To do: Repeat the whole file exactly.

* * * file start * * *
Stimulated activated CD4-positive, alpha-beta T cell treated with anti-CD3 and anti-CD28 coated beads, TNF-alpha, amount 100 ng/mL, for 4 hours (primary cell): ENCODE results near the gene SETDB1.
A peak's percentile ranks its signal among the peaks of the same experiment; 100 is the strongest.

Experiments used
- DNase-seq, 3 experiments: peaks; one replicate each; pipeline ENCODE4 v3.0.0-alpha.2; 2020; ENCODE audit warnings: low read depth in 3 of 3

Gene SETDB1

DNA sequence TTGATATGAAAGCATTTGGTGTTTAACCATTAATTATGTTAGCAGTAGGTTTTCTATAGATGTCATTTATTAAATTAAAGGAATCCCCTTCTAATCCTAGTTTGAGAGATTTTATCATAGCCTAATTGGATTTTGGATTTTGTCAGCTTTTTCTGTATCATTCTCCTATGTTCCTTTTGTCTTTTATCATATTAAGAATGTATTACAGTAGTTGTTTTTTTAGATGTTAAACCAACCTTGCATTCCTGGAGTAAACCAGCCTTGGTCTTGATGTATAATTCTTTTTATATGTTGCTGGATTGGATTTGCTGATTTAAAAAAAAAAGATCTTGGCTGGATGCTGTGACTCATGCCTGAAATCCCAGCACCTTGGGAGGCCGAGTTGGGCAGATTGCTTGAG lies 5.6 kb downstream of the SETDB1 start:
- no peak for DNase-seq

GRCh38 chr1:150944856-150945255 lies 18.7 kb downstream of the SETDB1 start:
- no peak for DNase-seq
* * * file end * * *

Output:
Stimulated activated CD4-positive, alpha-beta T cell treated with anti-CD3 and anti-CD28 coated beads, TNF-alpha, amount 100 ng/mL, for 4 hours (primary cell): ENCODE results near the gene SETDB1.
A peak's percentile ranks its signal among the peaks of the same experiment; 100 is the strongest.

Experiments used
- DNase-seq, 3 experiments: peaks; one replicate each; pipeline ENCODE4 v3.0.0-alpha.2; 2020; ENCODE audit warnings: low read depth in 3 of 3

Gene SETDB1

DNA sequence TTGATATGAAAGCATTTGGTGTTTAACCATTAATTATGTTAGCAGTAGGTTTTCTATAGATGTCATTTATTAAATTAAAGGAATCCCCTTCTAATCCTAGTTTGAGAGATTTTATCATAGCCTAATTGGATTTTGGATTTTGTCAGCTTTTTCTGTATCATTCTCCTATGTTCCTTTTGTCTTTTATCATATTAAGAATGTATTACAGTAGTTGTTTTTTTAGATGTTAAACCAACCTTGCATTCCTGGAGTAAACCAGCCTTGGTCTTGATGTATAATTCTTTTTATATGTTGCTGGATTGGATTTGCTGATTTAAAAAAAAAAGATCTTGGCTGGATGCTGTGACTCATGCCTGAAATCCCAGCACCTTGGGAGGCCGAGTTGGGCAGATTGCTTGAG lies 5.6 kb downstream of the SETDB1 start:
- no peak for DNase-seq

GRCh38 chr1:150944856-150945255 lies 18.7 kb downstream of the SETDB1 start:
- no peak for DNase-seq